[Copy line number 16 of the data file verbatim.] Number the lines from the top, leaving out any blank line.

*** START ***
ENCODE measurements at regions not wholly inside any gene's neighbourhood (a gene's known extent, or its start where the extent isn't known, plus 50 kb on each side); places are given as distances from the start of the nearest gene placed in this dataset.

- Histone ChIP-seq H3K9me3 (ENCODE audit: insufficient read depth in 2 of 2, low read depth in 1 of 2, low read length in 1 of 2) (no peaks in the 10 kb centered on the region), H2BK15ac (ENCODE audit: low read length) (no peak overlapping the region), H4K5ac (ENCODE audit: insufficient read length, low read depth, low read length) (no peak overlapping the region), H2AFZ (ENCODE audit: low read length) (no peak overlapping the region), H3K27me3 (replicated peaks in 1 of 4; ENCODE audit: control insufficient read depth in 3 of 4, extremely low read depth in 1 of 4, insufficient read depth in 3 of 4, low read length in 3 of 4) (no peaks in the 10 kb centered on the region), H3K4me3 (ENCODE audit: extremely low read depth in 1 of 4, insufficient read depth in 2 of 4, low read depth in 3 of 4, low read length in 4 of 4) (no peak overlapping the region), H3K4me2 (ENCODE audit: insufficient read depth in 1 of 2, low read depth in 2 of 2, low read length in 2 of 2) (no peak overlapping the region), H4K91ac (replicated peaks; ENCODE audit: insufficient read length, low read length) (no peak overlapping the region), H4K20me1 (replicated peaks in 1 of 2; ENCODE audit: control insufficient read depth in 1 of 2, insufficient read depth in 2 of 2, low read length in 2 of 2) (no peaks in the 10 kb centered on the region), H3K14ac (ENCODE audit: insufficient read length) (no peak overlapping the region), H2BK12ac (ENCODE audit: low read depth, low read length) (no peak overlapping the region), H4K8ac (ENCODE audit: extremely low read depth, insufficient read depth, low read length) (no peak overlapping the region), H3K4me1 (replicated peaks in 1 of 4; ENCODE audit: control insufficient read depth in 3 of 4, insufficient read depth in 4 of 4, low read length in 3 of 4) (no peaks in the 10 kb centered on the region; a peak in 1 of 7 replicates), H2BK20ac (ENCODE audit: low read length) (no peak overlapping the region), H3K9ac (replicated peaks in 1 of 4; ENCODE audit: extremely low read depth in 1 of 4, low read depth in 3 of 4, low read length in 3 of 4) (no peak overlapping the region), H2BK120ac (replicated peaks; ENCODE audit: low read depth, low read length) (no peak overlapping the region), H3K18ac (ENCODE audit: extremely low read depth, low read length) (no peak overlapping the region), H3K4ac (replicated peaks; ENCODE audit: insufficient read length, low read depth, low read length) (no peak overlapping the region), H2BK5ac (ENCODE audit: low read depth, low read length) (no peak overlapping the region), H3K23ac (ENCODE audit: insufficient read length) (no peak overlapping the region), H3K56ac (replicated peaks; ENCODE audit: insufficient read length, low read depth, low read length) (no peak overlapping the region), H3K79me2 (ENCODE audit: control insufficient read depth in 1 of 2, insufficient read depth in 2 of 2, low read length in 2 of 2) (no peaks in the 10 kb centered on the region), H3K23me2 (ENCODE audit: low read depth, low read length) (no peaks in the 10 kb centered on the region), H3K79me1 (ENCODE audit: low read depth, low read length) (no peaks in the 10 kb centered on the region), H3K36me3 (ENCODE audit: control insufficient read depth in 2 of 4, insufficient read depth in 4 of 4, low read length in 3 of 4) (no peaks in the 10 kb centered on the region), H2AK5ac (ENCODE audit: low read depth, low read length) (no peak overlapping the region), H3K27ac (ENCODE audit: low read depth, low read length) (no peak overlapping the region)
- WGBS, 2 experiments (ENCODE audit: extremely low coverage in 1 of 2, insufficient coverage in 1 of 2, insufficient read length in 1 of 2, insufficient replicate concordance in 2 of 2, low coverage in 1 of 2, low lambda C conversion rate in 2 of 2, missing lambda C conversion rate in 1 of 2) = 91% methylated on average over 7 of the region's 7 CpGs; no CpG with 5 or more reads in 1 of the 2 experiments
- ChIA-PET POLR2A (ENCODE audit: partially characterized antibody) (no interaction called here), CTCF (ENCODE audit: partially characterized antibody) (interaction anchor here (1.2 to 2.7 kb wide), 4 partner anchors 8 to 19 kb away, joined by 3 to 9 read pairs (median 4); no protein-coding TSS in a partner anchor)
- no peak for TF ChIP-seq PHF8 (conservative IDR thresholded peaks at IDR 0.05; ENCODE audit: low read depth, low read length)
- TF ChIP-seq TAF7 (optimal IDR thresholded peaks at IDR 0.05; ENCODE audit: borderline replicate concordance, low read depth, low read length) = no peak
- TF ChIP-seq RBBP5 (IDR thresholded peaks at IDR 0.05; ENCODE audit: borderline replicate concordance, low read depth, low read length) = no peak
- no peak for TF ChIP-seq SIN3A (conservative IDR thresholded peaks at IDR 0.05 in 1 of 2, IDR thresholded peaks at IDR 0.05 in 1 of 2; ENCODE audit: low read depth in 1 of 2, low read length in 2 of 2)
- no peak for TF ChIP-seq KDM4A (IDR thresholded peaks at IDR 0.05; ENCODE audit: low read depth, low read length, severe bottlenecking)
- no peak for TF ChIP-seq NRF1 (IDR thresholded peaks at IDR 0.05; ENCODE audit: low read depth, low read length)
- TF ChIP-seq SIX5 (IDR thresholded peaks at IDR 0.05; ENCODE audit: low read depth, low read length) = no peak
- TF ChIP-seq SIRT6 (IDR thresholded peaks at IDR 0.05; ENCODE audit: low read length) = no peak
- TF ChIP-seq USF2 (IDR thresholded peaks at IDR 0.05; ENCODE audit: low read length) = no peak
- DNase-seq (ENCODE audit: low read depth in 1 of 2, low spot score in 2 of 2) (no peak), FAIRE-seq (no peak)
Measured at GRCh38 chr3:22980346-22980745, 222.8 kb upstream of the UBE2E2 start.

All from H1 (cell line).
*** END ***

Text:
All from H1 (cell line).